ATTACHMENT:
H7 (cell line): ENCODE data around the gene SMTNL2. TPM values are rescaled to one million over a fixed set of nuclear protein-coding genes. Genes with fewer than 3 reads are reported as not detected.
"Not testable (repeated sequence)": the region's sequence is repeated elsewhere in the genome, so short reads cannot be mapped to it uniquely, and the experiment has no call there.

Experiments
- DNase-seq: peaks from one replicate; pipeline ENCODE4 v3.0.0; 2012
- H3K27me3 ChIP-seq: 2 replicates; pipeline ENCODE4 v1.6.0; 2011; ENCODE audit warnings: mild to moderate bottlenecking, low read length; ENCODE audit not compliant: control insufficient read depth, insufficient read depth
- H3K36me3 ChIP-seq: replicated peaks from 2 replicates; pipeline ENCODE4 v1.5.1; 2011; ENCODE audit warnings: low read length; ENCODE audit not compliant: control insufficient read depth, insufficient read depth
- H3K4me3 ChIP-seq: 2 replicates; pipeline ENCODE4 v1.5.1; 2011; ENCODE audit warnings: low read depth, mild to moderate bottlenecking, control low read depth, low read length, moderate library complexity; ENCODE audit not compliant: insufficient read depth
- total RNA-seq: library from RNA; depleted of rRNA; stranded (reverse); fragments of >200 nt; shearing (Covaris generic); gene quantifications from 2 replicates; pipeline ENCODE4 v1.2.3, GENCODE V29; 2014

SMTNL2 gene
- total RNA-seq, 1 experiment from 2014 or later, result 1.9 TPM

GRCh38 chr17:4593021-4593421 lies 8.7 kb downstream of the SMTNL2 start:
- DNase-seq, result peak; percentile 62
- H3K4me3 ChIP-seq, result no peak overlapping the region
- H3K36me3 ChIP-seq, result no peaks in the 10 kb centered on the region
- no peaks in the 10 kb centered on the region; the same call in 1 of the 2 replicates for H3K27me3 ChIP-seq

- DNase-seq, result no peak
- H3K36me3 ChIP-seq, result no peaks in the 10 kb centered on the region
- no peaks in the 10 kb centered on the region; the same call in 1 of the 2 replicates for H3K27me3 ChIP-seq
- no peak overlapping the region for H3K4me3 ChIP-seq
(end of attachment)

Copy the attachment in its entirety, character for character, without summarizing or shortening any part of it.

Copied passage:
H7 (cell line): ENCODE data around the gene SMTNL2. TPM values are rescaled to one million over a fixed set of nuclear protein-coding genes. Genes with fewer than 3 reads are reported as not detected.
"Not testable (repeated sequence)": the region's sequence is repeated elsewhere in the genome, so short reads cannot be mapped to it uniquely, and the experiment has no call there.

Experiments
- DNase-seq: peaks from one replicate; pipeline ENCODE4 v3.0.0; 2012
- H3K27me3 ChIP-seq: 2 replicates; pipeline ENCODE4 v1.6.0; 2011; ENCODE audit warnings: mild to moderate bottlenecking, low read length; ENCODE audit not compliant: control insufficient read depth, insufficient read depth
- H3K36me3 ChIP-seq: replicated peaks from 2 replicates; pipeline ENCODE4 v1.5.1; 2011; ENCODE audit warnings: low read length; ENCODE audit not compliant: control insufficient read depth, insufficient read depth
- H3K4me3 ChIP-seq: 2 replicates; pipeline ENCODE4 v1.5.1; 2011; ENCODE audit warnings: low read depth, mild to moderate bottlenecking, control low read depth, low read length, moderate library complexity; ENCODE audit not compliant: insufficient read depth
- total RNA-seq: library from RNA; depleted of rRNA; stranded (reverse); fragments of >200 nt; shearing (Covaris generic); gene quantifications from 2 replicates; pipeline ENCODE4 v1.2.3, GENCODE V29; 2014

SMTNL2 gene
- total RNA-seq, 1 experiment from 2014 or later, result 1.9 TPM

GRCh38 chr17:4593021-4593421 lies 8.7 kb downstream of the SMTNL2 start:
- DNase-seq, result peak; percentile 62
- H3K4me3 ChIP-seq, result no peak overlapping the region
- H3K36me3 ChIP-seq, result no peaks in the 10 kb centered on the region
- no peaks in the 10 kb centered on the region; the same call in 1 of the 2 replicates for H3K27me3 ChIP-seq

- DNase-seq, result no peak
- H3K36me3 ChIP-seq, result no peaks in the 10 kb centered on the region
- no peaks in the 10 kb centered on the region; the same call in 1 of the 2 replicates for H3K27me3 ChIP-seq
- no peak overlapping the region for H3K4me3 ChIP-seq